IMAX has provided for a guaranteed way to keep 3-D movies playing for a long period of time, creating more money and more word-of-mouth advertisement for these films and their directors. By creating the process of DMR, films shot of 35MM and HD can be blown up to IMAX size. So this means that a producer looking to generate more money from his film will happily go IMAX and ideally go 3-D. People like James Cameron and George Lucas who can take financial risks are willing to try out this different distribution model and film their next project in 3-D. Indeed, had ‘Aliens of the Deep’ for example not been in 3-D IMAX, it would not have had a very warm welcome in regular cinemas. The upcoming conversion of Star Wars to 3-D will most likely go the IMAX 3-D route, with a detour in the few 3-D enabled DLP cinemas in America. Strangely, the existing and perfectly working 3-D systems of the 1983 craze are not even considered for these releases. If it is the 3-D that counts, Lucas & co should be suggesting these much cheaper and readily available systems to theatres and distributors and not use the films as an excuse to make cinemas purchase or rent 3-D DLP projectors. Or release anaglyphically.
The frantic search for a technical breakthrough in 3-D display, which has been going on for more than 100 years now, is fuelled by the promise of an evolutionary step in visual entertainment. But most of the current audio-visual industry perceives 3-D as a means to re-sell old product in a new shell and moreover, being able to charge more for the same product but with the added 3rd dimension. This statement can be backed up by the observation that there are no real plans to develop a new visual language once the 3-D revolution happens – nobody is being educated or trained in 3-D filming, there is no literature on 3-D cinematography other than technical manuals and even those are mostly unread by the handful of present day 3-D filmmakers.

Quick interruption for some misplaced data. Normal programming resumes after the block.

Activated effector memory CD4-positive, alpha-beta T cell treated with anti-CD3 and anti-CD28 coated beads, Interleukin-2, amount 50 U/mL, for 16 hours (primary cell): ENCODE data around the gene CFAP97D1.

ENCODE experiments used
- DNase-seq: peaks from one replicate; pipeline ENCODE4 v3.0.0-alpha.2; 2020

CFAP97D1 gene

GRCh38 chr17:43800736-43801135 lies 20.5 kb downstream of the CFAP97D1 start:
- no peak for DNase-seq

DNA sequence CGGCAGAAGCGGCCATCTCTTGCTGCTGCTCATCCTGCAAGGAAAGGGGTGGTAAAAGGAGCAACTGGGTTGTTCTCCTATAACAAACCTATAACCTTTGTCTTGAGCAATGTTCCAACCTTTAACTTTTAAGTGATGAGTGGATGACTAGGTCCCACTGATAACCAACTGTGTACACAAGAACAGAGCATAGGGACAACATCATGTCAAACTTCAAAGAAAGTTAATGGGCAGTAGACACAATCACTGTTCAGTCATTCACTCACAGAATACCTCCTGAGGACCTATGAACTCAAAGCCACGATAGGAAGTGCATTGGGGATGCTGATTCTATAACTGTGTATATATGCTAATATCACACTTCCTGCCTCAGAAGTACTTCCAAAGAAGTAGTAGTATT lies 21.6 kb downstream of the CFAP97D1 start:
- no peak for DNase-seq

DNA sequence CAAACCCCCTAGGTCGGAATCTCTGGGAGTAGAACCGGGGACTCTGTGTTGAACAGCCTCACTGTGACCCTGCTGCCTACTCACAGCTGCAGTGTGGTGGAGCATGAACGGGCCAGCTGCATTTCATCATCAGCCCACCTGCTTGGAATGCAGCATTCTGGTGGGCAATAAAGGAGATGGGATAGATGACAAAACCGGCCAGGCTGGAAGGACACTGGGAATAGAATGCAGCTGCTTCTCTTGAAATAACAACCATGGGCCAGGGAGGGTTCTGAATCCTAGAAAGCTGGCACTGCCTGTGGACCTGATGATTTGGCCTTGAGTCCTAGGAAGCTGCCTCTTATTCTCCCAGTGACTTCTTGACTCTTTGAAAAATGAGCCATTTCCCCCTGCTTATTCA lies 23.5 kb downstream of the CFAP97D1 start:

Recent examples of this failure to do research on the technicalities of 3-D are Robert Rodriguez’ films ‘Spy Kids 3-D’ and ‘The Adventures of Shark Boy & Lava Girl in 3-D’. The wish to display all colours whilst still using anaglyphic glasses is an obvious mistake because reds and blues should not be visible through both lenses. It is very basic knowledge but simply ignored, consciously or unconsciously. There are simple ways to show colours through anaglyphic glasses whilst not destroying the 3-D encoding – not just by omitting reds and blues but by simulating them in the end result as seen through the glasses - but these technologies are sadly ignored and the visually painful experience is used as ammunition for the argument of 3-D DLP projection even though these are two separate issues. And strangely, Rodriguez is in the DLP promoting club, whilst releasing his 3-D films using anaglyphics.